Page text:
It makes perfect “Sense” to mix smooth, well played lyrics, with intense, head nodding beats, as this album proves. Sence quickly captures attention, and commands listening to be directed towards his views, concepts, and rhymes, which are presented clear, and direct.
The best track featured on this album is entitled “Gangsta Shit”. This track features an intense, head nodding, highly vibed beat that surely gets any head feeling the content of the hard hitting, impacting, smoothly played rhymes. Sence is surely making the type of noise that even a deaf person would easily notice.
Other exceptionally notable tracks include, but are not limited to, “Get Up”, “I Don’t Feel Them”, “Be Prepared”, and “Undisputed”.
Get Up: This track has a club, bounce type aura which is mainly created due to the bounce in the beat, which commands a bounce in Sence’s lyrical delivery. Sense performs well, riding the beat like a rodeo cowboy rides bull.
I Don’t Fell Them: The beat backing this track is exceptional, and distinguishably the best beat featured on the album. A smooth underlaying sense of tranquility is served up with a whimsically delightful array of sounds, baselines, and drums, not to mention Sence’s lyrical performance on this track, which is a bright point on the album.
Be Prepared: This track features an exceptional tight vocal performance by Sence, which is Sence’s best on the album. Delivery, intensity, content, wordplay, flow is peaked. The beat backing these solid lyrics is definitely appreciated as well.
Undisputed: This track features a banging beat, and deadly lyrics which deem it one of the brightest points on the album. The message this track delivers is clear, and best left for fans to discover on their own.
With the help of samples from “Gladiator – Russel Crowe”, and “Brooklyn Hard Rock – Thirstin Howl III”, Sense makes magic happen on his debut album. The samples from “Gladiator” are used in the albums introduction entitled “Unleash Hell” ( clue? ), and the way in which they are used makes for an outstanding album introduction ( best heard in a while ). The real props are handed out when you hear the hook from “Brooklyn Hard Rock” in Sence’s track entitled “The Basics ( NYC )”. It’s not always best to sample another artists material, even only 1 second, but sometimes that’s how great music is made, and the way in which “Juice Productions” uses the hook is flawless, creating a hype beat that compliments Sence’s tight, sharply unleashed flow. “Thirstin Howl III” himself couldn’t ask for a better track to be created through use of about 1 second of his material.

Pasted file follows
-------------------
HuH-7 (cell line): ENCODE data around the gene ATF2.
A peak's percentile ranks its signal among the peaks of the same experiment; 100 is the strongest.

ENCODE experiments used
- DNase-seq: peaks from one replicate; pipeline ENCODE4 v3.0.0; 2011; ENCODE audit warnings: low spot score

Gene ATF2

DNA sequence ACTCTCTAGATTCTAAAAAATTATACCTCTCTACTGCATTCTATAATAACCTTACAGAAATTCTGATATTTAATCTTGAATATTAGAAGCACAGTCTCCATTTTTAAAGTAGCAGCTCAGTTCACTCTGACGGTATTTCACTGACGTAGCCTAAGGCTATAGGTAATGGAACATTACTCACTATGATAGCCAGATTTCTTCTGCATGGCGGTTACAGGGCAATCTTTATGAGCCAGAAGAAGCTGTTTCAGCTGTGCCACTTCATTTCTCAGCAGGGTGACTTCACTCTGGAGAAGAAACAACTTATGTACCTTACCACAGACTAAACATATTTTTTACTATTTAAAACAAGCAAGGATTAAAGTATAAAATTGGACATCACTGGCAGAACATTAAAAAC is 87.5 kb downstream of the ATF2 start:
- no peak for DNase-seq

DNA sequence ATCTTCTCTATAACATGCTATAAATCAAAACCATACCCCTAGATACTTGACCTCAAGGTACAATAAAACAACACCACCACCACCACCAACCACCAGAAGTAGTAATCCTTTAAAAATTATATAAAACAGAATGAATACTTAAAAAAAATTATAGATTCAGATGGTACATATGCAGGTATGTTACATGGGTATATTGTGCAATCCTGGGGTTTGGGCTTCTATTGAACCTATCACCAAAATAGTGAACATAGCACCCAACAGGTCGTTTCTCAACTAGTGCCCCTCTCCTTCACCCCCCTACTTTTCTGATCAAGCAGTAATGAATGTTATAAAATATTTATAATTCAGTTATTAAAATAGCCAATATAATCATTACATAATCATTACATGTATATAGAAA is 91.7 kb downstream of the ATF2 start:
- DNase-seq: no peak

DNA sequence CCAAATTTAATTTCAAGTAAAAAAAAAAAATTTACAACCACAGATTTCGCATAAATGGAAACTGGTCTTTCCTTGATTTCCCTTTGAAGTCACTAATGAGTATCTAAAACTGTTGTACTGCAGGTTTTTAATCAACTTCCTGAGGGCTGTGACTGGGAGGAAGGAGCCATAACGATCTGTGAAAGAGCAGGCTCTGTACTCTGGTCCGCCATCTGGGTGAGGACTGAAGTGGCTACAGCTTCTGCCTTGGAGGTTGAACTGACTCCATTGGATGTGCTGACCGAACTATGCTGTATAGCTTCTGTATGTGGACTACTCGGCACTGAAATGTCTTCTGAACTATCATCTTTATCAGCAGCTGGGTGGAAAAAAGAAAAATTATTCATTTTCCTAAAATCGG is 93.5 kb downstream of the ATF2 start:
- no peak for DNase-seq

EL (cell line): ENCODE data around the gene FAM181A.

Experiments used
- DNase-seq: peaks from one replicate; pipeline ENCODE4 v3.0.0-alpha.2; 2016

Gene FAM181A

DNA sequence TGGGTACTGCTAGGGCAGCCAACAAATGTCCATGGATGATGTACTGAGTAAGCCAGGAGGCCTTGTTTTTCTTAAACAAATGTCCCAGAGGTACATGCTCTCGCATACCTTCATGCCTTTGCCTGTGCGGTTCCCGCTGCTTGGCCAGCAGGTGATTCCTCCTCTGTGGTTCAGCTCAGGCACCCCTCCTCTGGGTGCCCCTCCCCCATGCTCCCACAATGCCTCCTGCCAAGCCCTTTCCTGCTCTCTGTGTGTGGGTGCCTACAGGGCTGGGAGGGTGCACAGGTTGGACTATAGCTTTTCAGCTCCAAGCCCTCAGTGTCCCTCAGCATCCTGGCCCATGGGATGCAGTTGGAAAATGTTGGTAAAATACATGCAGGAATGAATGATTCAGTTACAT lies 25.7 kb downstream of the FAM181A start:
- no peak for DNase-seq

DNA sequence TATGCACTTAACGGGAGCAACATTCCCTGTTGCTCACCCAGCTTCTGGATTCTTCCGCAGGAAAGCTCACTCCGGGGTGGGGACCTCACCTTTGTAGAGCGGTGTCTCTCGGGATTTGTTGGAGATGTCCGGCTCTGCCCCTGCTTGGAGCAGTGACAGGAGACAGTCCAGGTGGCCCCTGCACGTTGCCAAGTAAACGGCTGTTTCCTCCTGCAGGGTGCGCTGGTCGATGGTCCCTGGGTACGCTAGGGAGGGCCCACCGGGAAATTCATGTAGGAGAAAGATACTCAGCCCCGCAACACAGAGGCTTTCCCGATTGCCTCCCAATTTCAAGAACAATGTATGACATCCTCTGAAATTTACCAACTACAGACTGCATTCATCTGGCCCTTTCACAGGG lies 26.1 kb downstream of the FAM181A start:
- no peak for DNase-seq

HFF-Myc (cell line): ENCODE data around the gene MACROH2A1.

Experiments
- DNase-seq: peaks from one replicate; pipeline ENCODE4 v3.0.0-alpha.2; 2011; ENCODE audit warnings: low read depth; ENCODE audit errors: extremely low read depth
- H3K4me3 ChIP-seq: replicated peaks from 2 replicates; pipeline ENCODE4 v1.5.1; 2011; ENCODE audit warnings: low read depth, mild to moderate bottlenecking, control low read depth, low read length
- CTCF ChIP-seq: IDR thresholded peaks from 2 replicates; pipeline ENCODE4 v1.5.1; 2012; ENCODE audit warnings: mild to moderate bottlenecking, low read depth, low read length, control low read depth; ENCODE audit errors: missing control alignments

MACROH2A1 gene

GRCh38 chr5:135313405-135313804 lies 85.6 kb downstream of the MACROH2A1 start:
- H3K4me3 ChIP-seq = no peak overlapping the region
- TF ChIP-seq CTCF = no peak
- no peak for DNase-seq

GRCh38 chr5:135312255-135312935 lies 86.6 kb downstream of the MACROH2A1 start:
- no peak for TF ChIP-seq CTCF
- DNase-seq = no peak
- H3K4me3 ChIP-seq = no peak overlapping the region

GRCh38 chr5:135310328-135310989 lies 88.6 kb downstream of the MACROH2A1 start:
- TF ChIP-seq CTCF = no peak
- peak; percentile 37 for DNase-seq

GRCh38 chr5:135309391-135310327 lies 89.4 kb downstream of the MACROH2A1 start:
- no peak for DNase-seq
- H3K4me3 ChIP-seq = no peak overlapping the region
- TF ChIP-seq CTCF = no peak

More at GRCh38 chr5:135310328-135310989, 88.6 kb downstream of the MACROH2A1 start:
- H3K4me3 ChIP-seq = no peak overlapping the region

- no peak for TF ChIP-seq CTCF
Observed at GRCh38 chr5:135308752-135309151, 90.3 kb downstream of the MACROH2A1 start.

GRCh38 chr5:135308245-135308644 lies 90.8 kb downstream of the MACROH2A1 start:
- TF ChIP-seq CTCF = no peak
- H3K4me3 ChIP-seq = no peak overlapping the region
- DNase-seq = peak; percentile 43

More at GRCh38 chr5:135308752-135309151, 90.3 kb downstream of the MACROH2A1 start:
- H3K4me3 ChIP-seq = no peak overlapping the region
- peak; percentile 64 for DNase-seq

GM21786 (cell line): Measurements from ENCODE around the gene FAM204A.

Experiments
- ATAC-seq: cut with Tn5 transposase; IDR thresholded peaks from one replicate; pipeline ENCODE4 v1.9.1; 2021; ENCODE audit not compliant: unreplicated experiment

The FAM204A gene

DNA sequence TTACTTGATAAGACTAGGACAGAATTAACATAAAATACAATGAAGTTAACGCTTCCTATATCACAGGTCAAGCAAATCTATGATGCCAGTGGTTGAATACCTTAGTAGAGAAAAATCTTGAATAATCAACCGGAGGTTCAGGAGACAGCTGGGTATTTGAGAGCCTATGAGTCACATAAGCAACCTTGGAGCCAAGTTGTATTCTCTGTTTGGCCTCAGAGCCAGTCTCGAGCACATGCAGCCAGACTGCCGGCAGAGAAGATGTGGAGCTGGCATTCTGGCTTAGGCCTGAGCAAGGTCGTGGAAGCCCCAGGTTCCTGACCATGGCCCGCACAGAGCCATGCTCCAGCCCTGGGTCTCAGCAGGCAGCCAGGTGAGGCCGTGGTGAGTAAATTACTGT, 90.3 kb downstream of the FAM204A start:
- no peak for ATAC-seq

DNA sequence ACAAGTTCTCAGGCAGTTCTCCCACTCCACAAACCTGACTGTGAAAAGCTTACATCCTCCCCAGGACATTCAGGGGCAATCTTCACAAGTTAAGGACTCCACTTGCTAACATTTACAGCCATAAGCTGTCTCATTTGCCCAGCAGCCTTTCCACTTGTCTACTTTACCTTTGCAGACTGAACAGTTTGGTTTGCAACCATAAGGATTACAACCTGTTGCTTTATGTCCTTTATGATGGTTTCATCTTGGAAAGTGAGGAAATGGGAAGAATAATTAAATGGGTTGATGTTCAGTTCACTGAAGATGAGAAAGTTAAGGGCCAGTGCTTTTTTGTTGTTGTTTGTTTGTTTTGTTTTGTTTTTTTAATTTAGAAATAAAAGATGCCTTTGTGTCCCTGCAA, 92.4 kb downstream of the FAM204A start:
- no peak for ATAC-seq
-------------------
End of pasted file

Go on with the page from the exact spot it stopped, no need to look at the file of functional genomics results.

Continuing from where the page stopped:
Note: the hook used might not be a direct sample from “Thirstin Howl III”, but if its not, it would be very surprising because its very similar.
These are big shoes to fill, but if Sence had to be compared to any other artist, before “it was written”, one could easily draw similarities to Nasty Naz. The production team, Johnny “Juice” Rosado from Juice Productions, and Al Cora & Elix Brown from Chaos Eternal Entertainment deserve a high degree of credit for their outstanding production work on this album.
Although this album features solid tracks, beats, and lyrical performances through-out, the least appreciated track featured on this album is entitled “Don’t Slip”; however, this track is also the most creative; therefore, it could easily become a favorite once fans get used to Sence’s flow change up which he displays on this track. Sence changes up his flow on a few other tracks through-out this album, and the reason he does this is obvious, he’s keeping pace with the beats which command the lyrics, and he’s doing it like a professional.
If a critic had to be handed down to this album, it would be that there is only 36 minutes, and 58 seconds of material featured. True, in this day, and age most albums are shorter, as oppose to longer, but when it comes to an album like this, that features overly satisfying hip hop music, point blank, fans want more. Some critics will also make claim that Sence doesn’t exhibit a distinct sense of confidence in his rhyme execution on certain tracks, which is true, but highly baffling, raising a simple question. How can such a talented lyricist not have the greatest level of confidence in his abilities? Sence has proven he’s got a high degree of skills, far above the crowd, but listening to tracks like “Unsigned Hype” make it clear that there is room for more confidence to be displayed. These are the only critics associated with this album; therefore, fans have nothing to worry about.
This album is an assortment of tight vocal performances, and easily appreciated beats. Sence quickly establishes himself as a heavy contender that should be taken seriously. Any fan looking for good hip hop music that will appease their deepest cravings, should get a fix on this album.
Additional Notes: This album topped sales of 900 copies in it’s first month of release, and that might not seam like a lot, but for an independent album, released on an indie label who has only promoted this album online, its something to be proud of, definitely.
This album is 36 minutes, and 58 seconds long.
1. Intro (Unleash Hell)
2. Gangster Shit
3. The Basics (NYC)
4. Don’t Slip
5. Queen Of Mine
6. In My Lifetime
7. Get Up
8. I Don’t Feel Them
9. Be Prepared
10. Unsigned Hype